Staying Hydrated when Mountain Climbing

Mountain climbing is one of the great outdoor activities that many people enjoy. Aside from the difficulty of the trail, another challenge that hikers can face is keeping themselves hydrated all throughout the hike. If you’re planning to go for a rigorous hike soon, here are some tips to help you keep yourself hydrated. 


To prepare yourself for the activity, you must first know the kind of mountain you will be climbing. You may use the web to search for information or ask other people who have gone on a hike on that mountain for information. Once you’ve done enough research, you will be able to decide how much water you should bring. This depends on different factors such as climate, level of difficulty, the duration of the activity, and your personal needs as well. If you will be hiking in a hot place, you might consider around 4 cups of water per hour (1 liter). If it is a cooler place, 2 cups (1/2 liter) will be enough every hour.  That’s a general guide only and you need to be aware of your own needs and the conditions you will be hiking under. 

How quickly your body needs water will in great part depend on how challenging the mountain trail is and how much effort you will be exerting while climbing. It is important to replace the fluids you are losing from respiration and perspiration. It’s important to be aware that different people have different levels of stamina or energy. The best thing that you can do while hiking to know your needs is to listen to your own body.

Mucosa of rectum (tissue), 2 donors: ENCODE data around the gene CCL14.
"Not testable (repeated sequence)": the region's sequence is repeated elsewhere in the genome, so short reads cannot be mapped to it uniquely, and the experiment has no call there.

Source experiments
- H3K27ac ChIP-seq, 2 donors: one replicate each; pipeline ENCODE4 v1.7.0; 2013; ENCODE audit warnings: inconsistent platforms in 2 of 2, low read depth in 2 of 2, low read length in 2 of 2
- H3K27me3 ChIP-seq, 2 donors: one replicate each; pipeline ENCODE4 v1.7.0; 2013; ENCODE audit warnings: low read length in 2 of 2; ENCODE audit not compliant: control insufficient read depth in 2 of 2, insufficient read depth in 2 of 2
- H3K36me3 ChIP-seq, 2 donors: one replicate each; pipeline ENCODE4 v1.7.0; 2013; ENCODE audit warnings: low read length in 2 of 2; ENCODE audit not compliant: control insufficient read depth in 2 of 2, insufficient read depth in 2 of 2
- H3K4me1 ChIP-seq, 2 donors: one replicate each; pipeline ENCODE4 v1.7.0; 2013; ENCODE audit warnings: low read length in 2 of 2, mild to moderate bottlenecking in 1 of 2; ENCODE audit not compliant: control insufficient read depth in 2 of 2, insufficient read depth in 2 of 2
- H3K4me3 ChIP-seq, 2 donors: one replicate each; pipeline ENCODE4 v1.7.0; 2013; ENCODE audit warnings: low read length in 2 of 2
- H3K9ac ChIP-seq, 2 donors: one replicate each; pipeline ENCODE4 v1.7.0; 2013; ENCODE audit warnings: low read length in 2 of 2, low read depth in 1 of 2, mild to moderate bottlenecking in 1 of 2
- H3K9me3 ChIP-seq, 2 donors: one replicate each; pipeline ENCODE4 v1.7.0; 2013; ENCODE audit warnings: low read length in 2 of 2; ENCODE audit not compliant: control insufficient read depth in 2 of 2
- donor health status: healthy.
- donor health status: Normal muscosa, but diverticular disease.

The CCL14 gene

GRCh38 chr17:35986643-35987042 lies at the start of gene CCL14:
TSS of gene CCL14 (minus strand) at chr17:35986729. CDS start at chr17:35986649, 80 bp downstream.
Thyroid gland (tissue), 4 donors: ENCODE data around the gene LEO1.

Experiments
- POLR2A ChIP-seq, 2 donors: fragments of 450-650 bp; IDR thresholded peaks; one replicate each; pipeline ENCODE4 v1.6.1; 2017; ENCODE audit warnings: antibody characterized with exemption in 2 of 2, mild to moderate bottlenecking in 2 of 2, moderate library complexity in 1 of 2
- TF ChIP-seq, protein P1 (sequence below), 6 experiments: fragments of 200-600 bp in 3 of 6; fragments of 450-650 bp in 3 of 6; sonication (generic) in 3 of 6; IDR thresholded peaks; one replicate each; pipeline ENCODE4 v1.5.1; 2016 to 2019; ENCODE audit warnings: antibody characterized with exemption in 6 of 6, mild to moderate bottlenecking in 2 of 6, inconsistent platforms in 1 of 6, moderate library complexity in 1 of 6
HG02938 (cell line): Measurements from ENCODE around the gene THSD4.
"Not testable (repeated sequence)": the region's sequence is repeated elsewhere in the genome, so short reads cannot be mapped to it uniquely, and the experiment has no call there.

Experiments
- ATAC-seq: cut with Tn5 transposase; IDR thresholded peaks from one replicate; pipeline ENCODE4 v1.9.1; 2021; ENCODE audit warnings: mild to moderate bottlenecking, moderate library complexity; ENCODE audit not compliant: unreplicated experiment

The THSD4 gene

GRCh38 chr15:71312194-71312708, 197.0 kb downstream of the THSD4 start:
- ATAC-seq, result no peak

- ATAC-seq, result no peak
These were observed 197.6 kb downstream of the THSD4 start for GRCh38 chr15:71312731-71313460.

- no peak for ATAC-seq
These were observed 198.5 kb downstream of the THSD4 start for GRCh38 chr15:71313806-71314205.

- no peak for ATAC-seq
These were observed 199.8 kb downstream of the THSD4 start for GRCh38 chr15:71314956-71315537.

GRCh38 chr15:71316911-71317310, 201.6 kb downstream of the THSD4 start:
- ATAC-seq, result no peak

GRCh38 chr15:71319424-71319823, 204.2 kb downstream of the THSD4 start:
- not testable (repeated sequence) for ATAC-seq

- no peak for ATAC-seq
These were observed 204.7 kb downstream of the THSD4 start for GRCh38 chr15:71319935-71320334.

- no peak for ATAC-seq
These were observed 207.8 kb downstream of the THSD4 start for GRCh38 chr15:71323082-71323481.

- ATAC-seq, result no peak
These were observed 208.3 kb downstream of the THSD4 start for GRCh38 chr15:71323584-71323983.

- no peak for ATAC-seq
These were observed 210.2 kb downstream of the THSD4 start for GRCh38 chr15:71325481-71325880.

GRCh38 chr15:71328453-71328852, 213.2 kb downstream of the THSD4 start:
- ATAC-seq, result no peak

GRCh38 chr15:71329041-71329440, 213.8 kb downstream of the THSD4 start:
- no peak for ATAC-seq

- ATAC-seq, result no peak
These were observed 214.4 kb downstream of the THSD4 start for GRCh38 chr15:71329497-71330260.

Here are some of the techniques you can do to stay hydrated during the hike.

  • Dress properly: It is important to dress according to the climate of the mountain you will be climbing. Make sure to wear light colored and lightweight shirts when going on a hot or sunny place and wear thick clothes and gloves when going to a cold or snowy hike.
  • Pre-hydrate: Drinking water two hours before the activity is a good practice to stay hydrated. This prepares your body for the journey ahead.
  • Always keep water available: Remember to place your water bottle in a place where you can easily reach for it even while walking. This will encourage you to drink when you feel ready versus waiting to unpack.
  • Drink frequently: It is better to take small sips often while hiking rather than drinking a lot infrequently. Since you are losing electrolytes when sweating, it is better to replace them immediately rather than waiting for your energy to decrease.
  • Use sun protection: It is also important to bring a hat to provide you shade when the place you are hiking is sunny. Shade helps to keep your body cooler and reduce your water requirement.
  • Drink even in cold weather: Though you may not have the same urge to drink water in cold weather, it is also important to take in fluids to stay hydrated. You may also bring hot drinks when you’re hiking in a cold place.
  • Drink more at higher parts of the mountain climb: When you are at a higher altitude, you might feel less thirsty which but you still need to drink.